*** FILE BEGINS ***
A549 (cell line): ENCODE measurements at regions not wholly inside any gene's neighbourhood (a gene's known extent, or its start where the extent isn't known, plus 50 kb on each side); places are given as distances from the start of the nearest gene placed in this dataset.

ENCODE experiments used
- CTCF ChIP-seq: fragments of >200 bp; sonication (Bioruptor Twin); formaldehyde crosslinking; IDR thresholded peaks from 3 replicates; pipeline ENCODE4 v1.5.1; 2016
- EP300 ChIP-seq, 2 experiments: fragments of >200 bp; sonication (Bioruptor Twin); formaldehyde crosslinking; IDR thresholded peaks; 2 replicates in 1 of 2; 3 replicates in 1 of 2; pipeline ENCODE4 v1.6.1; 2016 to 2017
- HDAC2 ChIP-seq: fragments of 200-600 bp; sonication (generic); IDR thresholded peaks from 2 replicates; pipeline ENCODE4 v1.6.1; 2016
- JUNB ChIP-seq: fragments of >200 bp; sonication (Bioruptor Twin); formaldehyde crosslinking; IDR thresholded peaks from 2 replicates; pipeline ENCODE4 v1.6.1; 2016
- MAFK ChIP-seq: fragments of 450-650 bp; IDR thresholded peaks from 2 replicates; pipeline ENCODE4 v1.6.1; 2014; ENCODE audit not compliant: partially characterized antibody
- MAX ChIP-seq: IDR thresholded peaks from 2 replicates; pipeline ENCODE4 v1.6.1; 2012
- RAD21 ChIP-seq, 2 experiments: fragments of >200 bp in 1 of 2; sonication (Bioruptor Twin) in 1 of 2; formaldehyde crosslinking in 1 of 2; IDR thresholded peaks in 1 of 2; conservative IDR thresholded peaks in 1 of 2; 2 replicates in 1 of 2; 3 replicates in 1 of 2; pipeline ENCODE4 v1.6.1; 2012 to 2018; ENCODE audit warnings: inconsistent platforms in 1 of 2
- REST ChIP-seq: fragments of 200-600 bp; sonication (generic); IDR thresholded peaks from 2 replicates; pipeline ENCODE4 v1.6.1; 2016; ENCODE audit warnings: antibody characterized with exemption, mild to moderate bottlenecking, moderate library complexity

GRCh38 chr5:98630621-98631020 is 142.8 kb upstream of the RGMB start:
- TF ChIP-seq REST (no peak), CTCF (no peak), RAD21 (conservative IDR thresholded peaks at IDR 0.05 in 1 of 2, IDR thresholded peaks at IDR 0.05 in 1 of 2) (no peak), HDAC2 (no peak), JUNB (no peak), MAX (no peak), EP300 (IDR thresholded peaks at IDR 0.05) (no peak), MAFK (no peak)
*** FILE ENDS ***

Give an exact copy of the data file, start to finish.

A549 (cell line): ENCODE measurements at regions not wholly inside any gene's neighbourhood (a gene's known extent, or its start where the extent isn't known, plus 50 kb on each side); places are given as distances from the start of the nearest gene placed in this dataset.

ENCODE experiments used
- CTCF ChIP-seq: fragments of >200 bp; sonication (Bioruptor Twin); formaldehyde crosslinking; IDR thresholded peaks from 3 replicates; pipeline ENCODE4 v1.5.1; 2016
- EP300 ChIP-seq, 2 experiments: fragments of >200 bp; sonication (Bioruptor Twin); formaldehyde crosslinking; IDR thresholded peaks; 2 replicates in 1 of 2; 3 replicates in 1 of 2; pipeline ENCODE4 v1.6.1; 2016 to 2017
- HDAC2 ChIP-seq: fragments of 200-600 bp; sonication (generic); IDR thresholded peaks from 2 replicates; pipeline ENCODE4 v1.6.1; 2016
- JUNB ChIP-seq: fragments of >200 bp; sonication (Bioruptor Twin); formaldehyde crosslinking; IDR thresholded peaks from 2 replicates; pipeline ENCODE4 v1.6.1; 2016
- MAFK ChIP-seq: fragments of 450-650 bp; IDR thresholded peaks from 2 replicates; pipeline ENCODE4 v1.6.1; 2014; ENCODE audit not compliant: partially characterized antibody
- MAX ChIP-seq: IDR thresholded peaks from 2 replicates; pipeline ENCODE4 v1.6.1; 2012
- RAD21 ChIP-seq, 2 experiments: fragments of >200 bp in 1 of 2; sonication (Bioruptor Twin) in 1 of 2; formaldehyde crosslinking in 1 of 2; IDR thresholded peaks in 1 of 2; conservative IDR thresholded peaks in 1 of 2; 2 replicates in 1 of 2; 3 replicates in 1 of 2; pipeline ENCODE4 v1.6.1; 2012 to 2018; ENCODE audit warnings: inconsistent platforms in 1 of 2
- REST ChIP-seq: fragments of 200-600 bp; sonication (generic); IDR thresholded peaks from 2 replicates; pipeline ENCODE4 v1.6.1; 2016; ENCODE audit warnings: antibody characterized with exemption, mild to moderate bottlenecking, moderate library complexity

GRCh38 chr5:98630621-98631020 is 142.8 kb upstream of the RGMB start:
- TF ChIP-seq REST (no peak), CTCF (no peak), RAD21 (conservative IDR thresholded peaks at IDR 0.05 in 1 of 2, IDR thresholded peaks at IDR 0.05 in 1 of 2) (no peak), HDAC2 (no peak), JUNB (no peak), MAX (no peak), EP300 (IDR thresholded peaks at IDR 0.05) (no peak), MAFK (no peak)